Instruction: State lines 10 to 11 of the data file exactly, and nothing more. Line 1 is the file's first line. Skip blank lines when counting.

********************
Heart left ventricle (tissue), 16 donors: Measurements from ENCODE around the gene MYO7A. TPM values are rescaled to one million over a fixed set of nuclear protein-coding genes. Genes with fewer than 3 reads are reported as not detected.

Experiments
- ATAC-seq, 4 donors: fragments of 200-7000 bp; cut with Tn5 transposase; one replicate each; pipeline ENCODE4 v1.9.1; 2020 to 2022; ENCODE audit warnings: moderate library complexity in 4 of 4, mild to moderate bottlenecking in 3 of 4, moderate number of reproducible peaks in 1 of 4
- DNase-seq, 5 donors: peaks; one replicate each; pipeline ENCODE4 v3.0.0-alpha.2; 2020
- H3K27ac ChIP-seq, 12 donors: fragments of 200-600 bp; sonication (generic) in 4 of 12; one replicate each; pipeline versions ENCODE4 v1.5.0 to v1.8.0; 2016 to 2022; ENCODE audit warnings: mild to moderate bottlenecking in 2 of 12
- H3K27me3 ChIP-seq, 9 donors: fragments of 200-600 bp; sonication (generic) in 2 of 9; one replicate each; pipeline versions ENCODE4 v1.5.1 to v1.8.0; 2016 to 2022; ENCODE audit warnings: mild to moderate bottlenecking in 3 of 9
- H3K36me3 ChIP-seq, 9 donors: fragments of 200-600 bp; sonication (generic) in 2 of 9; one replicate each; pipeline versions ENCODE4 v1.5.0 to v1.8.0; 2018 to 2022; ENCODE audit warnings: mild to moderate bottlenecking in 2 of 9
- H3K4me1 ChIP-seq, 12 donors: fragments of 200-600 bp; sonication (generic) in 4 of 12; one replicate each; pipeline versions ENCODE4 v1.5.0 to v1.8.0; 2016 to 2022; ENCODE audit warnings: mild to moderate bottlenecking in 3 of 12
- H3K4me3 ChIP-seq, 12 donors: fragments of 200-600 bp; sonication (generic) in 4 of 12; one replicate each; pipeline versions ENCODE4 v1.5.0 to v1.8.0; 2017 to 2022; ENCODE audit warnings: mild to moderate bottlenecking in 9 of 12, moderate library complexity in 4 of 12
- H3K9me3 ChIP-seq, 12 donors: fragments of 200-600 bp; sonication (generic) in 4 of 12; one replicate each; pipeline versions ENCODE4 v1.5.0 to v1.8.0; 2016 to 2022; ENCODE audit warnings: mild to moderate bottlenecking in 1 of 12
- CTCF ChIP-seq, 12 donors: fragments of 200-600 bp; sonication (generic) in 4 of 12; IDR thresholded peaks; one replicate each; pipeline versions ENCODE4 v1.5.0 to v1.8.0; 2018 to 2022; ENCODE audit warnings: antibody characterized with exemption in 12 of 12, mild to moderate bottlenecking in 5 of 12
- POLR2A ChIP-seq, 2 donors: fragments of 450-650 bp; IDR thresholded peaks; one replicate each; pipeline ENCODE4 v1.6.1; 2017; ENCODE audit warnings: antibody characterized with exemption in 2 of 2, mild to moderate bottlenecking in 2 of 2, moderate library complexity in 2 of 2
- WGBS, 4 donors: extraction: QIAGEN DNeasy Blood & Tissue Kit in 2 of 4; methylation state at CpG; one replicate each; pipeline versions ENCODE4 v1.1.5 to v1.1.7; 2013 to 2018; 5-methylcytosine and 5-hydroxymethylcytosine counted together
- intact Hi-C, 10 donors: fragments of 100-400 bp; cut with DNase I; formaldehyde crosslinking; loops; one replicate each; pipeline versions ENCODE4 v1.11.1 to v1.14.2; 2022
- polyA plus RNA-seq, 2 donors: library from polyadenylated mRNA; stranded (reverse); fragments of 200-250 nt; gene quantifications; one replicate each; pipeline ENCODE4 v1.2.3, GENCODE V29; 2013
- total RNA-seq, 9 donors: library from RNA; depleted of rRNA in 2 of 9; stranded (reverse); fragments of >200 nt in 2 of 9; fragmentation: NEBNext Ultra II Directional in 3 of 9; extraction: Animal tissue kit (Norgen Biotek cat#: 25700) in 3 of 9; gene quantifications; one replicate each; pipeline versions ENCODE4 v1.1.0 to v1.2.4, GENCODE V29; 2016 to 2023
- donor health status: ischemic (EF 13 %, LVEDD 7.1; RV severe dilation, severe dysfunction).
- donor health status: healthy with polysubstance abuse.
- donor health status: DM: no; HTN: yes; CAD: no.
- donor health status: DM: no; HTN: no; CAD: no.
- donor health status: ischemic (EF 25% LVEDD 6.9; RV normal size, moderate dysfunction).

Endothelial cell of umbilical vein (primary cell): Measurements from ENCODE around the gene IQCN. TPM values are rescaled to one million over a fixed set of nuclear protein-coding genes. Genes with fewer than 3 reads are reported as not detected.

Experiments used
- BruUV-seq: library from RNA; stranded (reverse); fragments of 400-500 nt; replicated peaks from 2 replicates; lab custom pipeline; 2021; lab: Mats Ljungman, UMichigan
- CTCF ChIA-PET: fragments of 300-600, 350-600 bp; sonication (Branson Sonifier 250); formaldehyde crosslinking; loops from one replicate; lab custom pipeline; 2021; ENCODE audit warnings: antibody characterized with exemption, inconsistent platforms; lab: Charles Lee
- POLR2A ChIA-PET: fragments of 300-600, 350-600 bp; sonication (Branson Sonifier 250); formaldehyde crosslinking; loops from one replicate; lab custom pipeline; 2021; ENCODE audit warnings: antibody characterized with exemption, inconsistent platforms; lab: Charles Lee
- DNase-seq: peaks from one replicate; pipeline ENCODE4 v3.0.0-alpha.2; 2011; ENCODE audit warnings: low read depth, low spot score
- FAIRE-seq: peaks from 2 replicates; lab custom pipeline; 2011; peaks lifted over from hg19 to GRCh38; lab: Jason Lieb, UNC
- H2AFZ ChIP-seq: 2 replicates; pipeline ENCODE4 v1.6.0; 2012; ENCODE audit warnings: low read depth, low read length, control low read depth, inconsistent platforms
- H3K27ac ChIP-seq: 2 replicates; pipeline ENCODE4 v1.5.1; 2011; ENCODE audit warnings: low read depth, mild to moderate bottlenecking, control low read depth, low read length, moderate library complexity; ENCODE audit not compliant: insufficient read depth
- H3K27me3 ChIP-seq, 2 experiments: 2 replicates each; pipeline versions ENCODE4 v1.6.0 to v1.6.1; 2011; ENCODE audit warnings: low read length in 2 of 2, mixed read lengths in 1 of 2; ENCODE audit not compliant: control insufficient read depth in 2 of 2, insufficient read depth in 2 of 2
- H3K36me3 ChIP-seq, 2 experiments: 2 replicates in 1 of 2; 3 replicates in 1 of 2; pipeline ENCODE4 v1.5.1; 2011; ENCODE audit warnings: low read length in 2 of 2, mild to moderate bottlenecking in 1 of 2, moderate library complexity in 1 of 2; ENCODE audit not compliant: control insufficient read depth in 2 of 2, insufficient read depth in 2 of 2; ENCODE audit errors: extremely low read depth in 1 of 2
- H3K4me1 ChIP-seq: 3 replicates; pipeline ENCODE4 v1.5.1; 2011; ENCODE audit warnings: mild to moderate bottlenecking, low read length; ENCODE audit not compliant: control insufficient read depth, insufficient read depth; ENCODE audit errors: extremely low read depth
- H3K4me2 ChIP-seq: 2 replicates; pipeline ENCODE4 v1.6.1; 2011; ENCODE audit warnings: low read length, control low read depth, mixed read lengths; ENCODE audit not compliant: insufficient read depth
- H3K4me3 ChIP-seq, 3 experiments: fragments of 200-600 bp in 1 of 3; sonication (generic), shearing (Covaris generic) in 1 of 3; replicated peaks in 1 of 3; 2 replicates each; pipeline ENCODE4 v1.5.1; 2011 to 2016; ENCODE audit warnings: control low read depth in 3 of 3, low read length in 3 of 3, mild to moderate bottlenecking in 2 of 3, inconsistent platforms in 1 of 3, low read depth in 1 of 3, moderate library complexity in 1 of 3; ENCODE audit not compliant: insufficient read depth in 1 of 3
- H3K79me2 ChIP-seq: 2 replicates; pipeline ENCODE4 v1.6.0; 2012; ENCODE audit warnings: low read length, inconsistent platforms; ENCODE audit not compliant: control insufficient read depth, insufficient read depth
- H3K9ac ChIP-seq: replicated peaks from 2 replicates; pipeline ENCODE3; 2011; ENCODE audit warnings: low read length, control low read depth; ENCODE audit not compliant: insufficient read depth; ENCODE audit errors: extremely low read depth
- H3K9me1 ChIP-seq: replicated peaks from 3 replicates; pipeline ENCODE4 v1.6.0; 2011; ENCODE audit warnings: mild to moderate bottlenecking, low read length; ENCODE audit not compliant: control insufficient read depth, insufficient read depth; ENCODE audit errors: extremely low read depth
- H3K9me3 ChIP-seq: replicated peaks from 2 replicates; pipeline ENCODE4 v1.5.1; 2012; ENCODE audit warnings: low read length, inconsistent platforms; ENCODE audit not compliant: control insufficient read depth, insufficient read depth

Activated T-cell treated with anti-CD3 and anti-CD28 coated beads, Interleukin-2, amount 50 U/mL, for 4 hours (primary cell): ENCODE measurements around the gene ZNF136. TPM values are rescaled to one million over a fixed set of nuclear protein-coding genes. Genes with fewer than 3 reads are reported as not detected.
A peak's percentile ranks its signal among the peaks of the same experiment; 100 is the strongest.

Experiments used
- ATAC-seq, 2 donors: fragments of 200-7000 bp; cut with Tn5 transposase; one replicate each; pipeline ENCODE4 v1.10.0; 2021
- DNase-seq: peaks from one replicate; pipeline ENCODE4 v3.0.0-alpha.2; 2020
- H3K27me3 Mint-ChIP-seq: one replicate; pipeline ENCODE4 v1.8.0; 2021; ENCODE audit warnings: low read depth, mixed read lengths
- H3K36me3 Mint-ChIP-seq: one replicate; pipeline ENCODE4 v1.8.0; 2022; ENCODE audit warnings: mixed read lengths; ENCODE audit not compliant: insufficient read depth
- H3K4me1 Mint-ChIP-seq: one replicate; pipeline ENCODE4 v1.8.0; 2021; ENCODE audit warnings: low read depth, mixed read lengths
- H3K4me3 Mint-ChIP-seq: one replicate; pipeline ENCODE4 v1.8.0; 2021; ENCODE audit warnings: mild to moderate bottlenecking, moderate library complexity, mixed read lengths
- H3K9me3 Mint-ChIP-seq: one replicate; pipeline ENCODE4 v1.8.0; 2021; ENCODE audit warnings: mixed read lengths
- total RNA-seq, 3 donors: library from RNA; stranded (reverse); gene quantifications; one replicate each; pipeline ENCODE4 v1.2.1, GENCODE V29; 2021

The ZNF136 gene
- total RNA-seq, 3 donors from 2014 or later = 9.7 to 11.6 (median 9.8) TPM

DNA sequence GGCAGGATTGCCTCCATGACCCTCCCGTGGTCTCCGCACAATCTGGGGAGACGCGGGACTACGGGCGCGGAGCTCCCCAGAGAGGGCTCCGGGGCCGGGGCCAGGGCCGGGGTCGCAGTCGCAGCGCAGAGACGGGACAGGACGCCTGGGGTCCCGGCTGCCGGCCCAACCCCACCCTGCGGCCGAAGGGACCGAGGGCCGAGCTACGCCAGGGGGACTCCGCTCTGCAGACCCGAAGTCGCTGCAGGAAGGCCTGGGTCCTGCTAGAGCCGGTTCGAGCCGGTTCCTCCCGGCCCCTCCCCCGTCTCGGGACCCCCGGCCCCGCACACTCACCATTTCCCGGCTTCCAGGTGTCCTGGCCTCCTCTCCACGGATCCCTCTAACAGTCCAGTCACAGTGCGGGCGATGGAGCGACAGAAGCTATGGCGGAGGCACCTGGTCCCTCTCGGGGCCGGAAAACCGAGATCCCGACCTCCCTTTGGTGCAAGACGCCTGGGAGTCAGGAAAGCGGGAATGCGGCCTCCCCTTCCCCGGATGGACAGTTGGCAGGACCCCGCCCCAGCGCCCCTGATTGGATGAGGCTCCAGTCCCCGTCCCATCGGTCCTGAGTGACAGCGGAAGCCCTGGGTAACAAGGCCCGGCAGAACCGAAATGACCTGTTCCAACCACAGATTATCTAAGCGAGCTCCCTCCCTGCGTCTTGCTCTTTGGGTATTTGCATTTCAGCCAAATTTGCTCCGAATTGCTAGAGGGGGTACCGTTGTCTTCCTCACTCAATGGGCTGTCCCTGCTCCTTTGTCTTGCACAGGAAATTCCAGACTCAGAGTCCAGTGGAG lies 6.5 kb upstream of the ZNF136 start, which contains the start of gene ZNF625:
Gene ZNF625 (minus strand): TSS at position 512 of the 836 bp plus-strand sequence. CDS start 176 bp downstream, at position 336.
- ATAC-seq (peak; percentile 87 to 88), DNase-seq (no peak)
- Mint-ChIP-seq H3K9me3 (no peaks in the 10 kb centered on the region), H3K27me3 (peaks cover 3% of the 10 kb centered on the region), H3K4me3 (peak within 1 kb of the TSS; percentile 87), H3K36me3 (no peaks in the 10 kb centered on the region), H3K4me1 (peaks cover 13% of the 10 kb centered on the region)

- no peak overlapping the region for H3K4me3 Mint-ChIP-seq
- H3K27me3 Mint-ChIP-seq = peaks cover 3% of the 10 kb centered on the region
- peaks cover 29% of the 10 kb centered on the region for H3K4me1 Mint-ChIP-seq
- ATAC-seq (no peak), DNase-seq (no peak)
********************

- H3K9me3 ChIP-seq, 12 donors: fragments of 200-600 bp; sonication (generic) in 4 of 12; one replicate each; pipeline versions ENCODE4 v1.5.0 to v1.8.0; 2016 to 2022; ENCODE audit warnings: mild to moderate bottlenecking in 1 of 12
- CTCF ChIP-seq, 12 donors: fragments of 200-600 bp; sonication (generic) in 4 of 12; IDR thresholded peaks; one replicate each; pipeline versions ENCODE4 v1.5.0 to v1.8.0; 2018 to 2022; ENCODE audit warnings: antibody characterized with exemption in 12 of 12, mild to moderate bottlenecking in 5 of 12